Why and how to extend CI/CD to the edge

There are significant business values of connecting the CI/CD pipeline to the edge:

  • Increase operational efficiencies by consistent and efficient developer experience also for edge applications.
  • Deliver better products faster by automatically deploying and testing applications to the edge with early feedback.
  • No (or very little) training of operations staff is required since their standard cloud tools are also used for edge applications.

Keep reading: CI/CD tools and Avassa: how to build a successful integration

How can this be achieved, and what makes the edge use case different?

Let us skip the traditional CI/CD introduction with the eternity symbol and jump directly to the meat. What is the difference between an existing CI/CD pipeline for the cloud vs. edge? It primarily boils down to the deployment step. In a traditional central cloud-based deployment, the deploy step throws your containerized application to your cloud orchestrator, maybe K8S or an Amazon ECS. The deploy output is a single central point of delivery.

For the edge use case, the case is orthogonal:

  • the application needs to be deployed/upgraded at hundreds or thousands of edge POPs
  • connections to the POP sites can be down and/or slow
  • the constrained characteristics of edge sites imply more complex error and recovery scenarios
  • the deployment configuration needs to be able to specify logical conditions for deployment, such as location, characteristics of POPs, groups of POPs, availability of devices such as cameras
  • testing becomes a distributed process across sites
  • observability needs to be configured across all edge sites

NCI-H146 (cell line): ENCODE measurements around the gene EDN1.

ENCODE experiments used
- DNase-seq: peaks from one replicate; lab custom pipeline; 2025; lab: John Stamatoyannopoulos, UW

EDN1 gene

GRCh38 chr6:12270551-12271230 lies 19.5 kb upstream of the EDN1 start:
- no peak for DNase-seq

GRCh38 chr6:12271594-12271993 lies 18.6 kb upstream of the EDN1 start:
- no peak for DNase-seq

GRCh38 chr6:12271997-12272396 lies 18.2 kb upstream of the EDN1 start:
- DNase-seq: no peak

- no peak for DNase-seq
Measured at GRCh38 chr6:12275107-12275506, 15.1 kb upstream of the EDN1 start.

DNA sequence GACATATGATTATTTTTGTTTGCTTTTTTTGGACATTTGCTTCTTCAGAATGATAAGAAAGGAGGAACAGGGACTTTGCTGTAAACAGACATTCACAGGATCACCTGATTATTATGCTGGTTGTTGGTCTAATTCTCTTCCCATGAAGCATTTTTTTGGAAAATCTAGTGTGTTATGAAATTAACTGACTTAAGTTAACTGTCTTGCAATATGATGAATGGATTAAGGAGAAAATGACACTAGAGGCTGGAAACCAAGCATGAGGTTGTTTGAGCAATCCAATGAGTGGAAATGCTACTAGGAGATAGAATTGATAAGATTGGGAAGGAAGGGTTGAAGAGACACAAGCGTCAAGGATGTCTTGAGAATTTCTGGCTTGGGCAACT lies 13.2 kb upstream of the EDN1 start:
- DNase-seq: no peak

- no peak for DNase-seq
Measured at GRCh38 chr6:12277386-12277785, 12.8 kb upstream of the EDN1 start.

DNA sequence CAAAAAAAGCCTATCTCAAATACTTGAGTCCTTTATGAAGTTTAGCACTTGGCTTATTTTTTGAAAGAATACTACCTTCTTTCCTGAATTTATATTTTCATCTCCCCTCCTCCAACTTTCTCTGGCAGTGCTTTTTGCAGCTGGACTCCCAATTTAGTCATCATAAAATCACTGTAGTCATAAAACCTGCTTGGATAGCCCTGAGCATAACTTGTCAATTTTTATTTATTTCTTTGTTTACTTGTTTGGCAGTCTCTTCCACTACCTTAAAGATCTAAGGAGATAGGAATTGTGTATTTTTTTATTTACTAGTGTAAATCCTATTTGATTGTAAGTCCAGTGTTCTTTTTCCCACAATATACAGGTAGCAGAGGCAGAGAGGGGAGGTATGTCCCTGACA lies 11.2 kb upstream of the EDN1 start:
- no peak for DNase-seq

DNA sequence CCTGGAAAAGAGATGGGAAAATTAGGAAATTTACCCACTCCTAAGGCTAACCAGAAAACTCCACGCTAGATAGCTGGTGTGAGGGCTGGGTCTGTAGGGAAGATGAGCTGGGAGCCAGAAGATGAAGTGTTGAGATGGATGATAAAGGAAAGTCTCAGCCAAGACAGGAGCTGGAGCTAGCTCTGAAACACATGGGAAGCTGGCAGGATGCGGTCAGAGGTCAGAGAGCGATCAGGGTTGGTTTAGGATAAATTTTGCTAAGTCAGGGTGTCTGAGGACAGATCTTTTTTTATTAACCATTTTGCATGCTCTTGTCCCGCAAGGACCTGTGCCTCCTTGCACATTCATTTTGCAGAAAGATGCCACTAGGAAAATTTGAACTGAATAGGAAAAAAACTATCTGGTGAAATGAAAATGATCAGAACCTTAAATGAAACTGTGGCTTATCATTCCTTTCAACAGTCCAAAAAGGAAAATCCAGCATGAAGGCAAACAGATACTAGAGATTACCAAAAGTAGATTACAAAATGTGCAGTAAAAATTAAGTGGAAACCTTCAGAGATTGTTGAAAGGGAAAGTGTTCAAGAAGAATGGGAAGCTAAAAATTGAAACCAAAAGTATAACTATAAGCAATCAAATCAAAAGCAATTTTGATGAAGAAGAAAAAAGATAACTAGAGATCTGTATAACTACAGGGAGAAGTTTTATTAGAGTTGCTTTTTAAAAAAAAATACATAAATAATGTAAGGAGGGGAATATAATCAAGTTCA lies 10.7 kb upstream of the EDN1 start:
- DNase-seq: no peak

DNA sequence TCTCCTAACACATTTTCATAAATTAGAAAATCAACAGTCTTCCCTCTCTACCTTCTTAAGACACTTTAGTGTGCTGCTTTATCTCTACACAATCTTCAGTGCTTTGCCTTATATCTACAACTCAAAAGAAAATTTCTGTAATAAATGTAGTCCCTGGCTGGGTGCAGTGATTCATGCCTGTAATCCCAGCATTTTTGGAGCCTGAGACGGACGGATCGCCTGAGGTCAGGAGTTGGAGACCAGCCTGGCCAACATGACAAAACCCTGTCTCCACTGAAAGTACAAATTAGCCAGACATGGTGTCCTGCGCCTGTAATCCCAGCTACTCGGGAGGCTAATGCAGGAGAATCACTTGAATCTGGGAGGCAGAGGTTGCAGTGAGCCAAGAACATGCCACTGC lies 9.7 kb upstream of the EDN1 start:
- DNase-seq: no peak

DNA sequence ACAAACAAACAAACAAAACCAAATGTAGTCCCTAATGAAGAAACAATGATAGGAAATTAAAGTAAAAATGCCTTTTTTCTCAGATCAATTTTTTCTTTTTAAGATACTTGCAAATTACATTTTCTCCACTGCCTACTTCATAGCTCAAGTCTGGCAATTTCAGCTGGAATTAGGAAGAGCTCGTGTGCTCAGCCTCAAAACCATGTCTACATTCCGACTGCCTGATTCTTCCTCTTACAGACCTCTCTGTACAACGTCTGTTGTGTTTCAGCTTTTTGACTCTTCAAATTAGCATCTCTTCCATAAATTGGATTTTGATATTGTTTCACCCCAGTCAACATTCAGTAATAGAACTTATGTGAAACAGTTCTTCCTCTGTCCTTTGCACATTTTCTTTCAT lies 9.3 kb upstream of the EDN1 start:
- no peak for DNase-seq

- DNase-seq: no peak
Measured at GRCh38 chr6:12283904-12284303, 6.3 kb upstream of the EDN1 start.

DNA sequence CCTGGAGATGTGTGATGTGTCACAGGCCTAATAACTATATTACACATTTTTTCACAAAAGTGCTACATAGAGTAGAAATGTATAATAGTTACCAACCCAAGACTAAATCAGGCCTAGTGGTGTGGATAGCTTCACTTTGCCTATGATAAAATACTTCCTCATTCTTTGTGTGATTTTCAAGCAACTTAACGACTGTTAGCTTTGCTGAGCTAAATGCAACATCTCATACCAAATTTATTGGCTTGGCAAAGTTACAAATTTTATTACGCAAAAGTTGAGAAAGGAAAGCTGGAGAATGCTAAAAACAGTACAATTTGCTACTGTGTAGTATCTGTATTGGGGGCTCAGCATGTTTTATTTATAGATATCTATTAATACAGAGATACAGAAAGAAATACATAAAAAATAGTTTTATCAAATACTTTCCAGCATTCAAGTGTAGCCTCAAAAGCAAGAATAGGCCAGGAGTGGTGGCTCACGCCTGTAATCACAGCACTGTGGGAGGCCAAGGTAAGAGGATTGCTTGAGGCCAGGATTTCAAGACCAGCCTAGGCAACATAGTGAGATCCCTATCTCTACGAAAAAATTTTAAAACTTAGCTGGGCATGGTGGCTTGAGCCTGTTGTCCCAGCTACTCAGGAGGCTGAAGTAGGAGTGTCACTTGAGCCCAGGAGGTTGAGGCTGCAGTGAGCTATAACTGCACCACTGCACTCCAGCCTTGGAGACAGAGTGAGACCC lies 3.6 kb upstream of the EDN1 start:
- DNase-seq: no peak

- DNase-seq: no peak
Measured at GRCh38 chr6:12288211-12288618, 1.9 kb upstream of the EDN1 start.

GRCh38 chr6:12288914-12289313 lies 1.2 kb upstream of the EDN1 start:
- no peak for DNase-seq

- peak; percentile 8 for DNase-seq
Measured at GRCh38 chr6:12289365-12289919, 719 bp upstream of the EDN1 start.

Stringing your existing deploy tools to manage the above challenges might lead to unnecessary complexity and operational challenges.

What is needed? First, you need an orchestrator that manages all the edge clusters; multi-cluster management and deployment is fundamental for the edge. The multi-cluster deployment features must embed inherent mechanisms such as canary and rolling upgrades to manage the edge deployment challenges listed above. Next, the deployment test needs a converging algorithm; probes at one site of thousands are not telling too much—the converging aggregated state of all probes at all sites matters. Finally, no deployment is done until proper operational monitoring is configured. In the same way, as for testing, monitoring needs to cover the application state across all sites and the ability to drill down. More on that in a later article.

At the edge, you don’t run all applications, everywhere, all the time

Above we elaborated on the required edge deployment mechanisms. But what is still lacking is a definition of the deployment definition itself: where and under what conditions shall the applications be deployed? This is critical for the edge use case; we need fine-grained deployment definitions. But we do not want developers to need to know exact zone names and keep the characteristics of the zones in their brains or excel sheets, such as “which zones should have application A and which of them have a GPU and a camera?” For that purpose, it is essential to separate two artifacts:

  • An application specification that defines the structure of the application, its containers, and configuration
  • A deployment specification that logically defines where to deploy the application. This needs to be a declarative definition that embeds logical expressions where to deploy the application using abstraction. Rather than enumerating names of explicit zones, it should state features requirements and logical labels.

A significant implication of the second bullet above is that the deployment phase is not a one-shot. The declarative deployment specification needs to be evaluated against the edge sites constantly. For example, if a camera is added to an edge site that matches, the application should instantly be deployed at that edge. We do not want someone to need to press a button. In this way, the edge deployment step is a continuous process that constantly converges the edge state towards the desired state.

We have in a previous article showed the details on how to set up Avassa as the edge deployment engine, meeting all the requirements in this article.

Read more in our white paper on Observability in the distributed edge: The full story.

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